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20

Allemansrätten, or Every person's right, is a freedom in Sweden which states that everyone must have access to nature. As far as I remember, there are similar rules in other Nordic countries, but I'm not familiar with the specifics. Naturvårdsverket is the Swedish environmental protection agency that regulates the access to nature. You can read the rules at ...


20

Well it comes down to you essentially flouting/breaking their laws. So this then depends on the border guys dealing with you. If you had a valid reason for it (heck, you were kidnapped, insanely ill, etc) and can prove it, you may be ok. Or they may be feeling kind. On the other hand, they may decide as you've broken the law, there's punishment. When ...


20

Staying for more than 90 days would be breaking the law, unfortunately for you. Moreover, the 90-day rule applies to all of the Schengen area, and the Schengen Agreement is now part of EU law. Therefore, by overstaying you would be breaking law of the entire EU, and also the non-EU Schengen members. The actual penalty for overstaying depends heavily on the ...


16

It is still quite common, yes. In Sweden, long-distance buses are only staffed by the driver, and they only check for tickets on stops where people get on or off. On stops for bathroom break or when a longer stop is necessary for some reason, the bus driver will announce on the intercom how long the bus will be at the station, and when it will leave. As ...


16

Night train through Germany are operated by City Night Line. It may help to look at the map in their brochure. Another useful way to visualize your options is Eurail's map with travel times. For train schedules across Europe (except the Balkans and the Russias), everything is conveniently available on the German railways website. If you do the whole trip by ...


15

In fact, Nynäshamn certainly is not the "de facto" port of Stockholm, even for international cruise liners. Quote from the Ports of Stockholm authority web site: The Ports of Stockholm comprise a number of port areas, of which Värtahamnen, Frihamnen and Loudden, as well as Stadsgården and Skeppsbron are the most prominent commercially. [...] ...


12

Here's a similar summary for Finland, with a PDF brochure giving more details. It's pretty similar to the Swedish rules, with a few minor differences: Certain types of fishing (angling without reel, ice fishing) are allowed without permit. Open fires are not allowed without the landowner's permission, except in emergencies.


12

Possibly one of the clearest comments about it comes from this piece written about the ice hotels: When checking in to the cold accommodation, you'll get a key to your own locker where you can store your clothes as you change to your sleeping attire. If you're staying in a suite, you'll get access to your own small changing room where you can leave ...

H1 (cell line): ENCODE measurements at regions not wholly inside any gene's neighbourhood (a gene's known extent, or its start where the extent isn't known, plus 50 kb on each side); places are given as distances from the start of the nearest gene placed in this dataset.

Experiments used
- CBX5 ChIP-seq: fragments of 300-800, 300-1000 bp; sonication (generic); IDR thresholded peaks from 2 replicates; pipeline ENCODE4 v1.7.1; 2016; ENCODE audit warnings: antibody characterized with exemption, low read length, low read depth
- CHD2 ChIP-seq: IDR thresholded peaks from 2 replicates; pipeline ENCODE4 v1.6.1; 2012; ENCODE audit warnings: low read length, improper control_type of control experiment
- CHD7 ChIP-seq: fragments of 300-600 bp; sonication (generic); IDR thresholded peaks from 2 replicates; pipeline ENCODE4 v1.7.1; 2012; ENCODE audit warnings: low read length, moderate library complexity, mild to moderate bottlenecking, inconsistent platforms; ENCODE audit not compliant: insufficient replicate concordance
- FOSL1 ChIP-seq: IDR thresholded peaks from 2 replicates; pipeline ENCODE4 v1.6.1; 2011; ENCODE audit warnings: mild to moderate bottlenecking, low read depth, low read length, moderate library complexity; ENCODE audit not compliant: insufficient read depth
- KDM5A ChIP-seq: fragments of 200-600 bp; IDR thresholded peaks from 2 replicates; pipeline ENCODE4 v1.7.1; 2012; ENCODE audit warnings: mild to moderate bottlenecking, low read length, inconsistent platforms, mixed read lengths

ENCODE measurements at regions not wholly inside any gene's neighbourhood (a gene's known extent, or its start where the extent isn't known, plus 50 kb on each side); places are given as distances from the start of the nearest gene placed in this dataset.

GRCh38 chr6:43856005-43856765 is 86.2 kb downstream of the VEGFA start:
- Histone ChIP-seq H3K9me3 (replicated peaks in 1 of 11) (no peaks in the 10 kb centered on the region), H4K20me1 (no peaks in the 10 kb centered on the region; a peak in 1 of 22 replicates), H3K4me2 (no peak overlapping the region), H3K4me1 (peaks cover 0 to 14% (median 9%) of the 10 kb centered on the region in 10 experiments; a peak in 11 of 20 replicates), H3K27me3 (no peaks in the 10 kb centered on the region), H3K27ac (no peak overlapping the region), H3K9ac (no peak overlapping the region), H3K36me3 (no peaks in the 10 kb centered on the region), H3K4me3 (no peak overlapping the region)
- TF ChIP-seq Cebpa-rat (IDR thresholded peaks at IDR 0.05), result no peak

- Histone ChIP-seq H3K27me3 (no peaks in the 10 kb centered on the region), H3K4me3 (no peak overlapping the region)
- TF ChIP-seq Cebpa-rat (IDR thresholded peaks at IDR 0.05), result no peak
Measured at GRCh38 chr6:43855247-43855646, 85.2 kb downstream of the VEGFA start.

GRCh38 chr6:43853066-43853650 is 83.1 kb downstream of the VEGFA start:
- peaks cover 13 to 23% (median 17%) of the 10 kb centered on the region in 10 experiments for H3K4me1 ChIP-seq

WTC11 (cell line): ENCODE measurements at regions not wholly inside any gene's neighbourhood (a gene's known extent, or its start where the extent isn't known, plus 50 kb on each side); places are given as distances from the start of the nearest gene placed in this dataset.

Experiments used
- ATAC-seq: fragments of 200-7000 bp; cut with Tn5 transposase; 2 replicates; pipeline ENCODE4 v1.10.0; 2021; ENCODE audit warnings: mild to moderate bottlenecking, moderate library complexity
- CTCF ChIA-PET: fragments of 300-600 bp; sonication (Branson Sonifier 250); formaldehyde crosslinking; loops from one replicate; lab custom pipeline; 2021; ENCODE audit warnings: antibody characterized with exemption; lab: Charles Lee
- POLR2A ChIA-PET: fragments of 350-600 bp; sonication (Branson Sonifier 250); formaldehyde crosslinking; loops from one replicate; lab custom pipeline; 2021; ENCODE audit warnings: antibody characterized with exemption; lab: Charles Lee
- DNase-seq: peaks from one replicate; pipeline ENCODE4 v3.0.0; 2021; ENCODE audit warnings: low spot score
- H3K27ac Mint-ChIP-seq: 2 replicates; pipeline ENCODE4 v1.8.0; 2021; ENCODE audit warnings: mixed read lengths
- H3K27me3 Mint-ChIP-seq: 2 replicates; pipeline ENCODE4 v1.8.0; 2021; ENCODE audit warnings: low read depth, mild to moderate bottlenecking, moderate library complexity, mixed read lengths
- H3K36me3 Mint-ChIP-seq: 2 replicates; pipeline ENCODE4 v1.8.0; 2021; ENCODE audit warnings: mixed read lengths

11

The site skridsko.net is crowd sourcing information about skating in all regions of sweden. You can search there when it starts to get cold enough. I live in the Stockholm area and here municipalities provide with skating lanes on a couple of lakes and also have information on their home pages about the avilability and ice quality. The lake Norrviken north ...


11

To expand the other answer and my comment ... Why do you want to do this? Your profile says you plan to live in Sweden for a bit then Canada. I'm assuming you want to take the Taser to Canada, and there it might be legal, the prohibited weapons lists says only: 30 Device with incapacitating electric charge shorter than 480 mm This category ...


10

I'm in the same position as you -- I've been working in Sweden for the last 5 years, and I can tell you from experience that certain things will be difficult or nigh impossible if you don't have personnummer. Talking specifically about banking, no, it won't be possible at all. Even with personal number you might run into difficulties if you are only a ...


10

You don't have to bring a lot of warm clothing, but you have to pack sensibly. For example, a wick-dry inner, light natural fibre sweater, a down layer, and a windproof outer will do nicely. Hat, gloves, warm socks, and windproof pants (with long thermal underwear) would also be needed for that weather. A scarf is helpful to keep your neck warm and to cover ...


9

You probably already noticed that Swedes love them candles, so a small candle holder might be a good idea. Here's a very typical Swedish design: These things run around 100-130 SEK (12-15 EUR) a pop -- not quite in your price range, but close. These are not very fragile and they'd stuff it with paper for you, so it's quite durable. If you want something ...


9

According to the Wiki page on Nynashamn, sure, Stockholm is a perfectly good port, BUT: Several cruise ships on tours in the Baltic Sea also stay in the harbour, because they are too large to go into Stockholm. However it's important to note that it would appear that's only for the super-large boats. Stockholm is still the main Swedish terminal for ...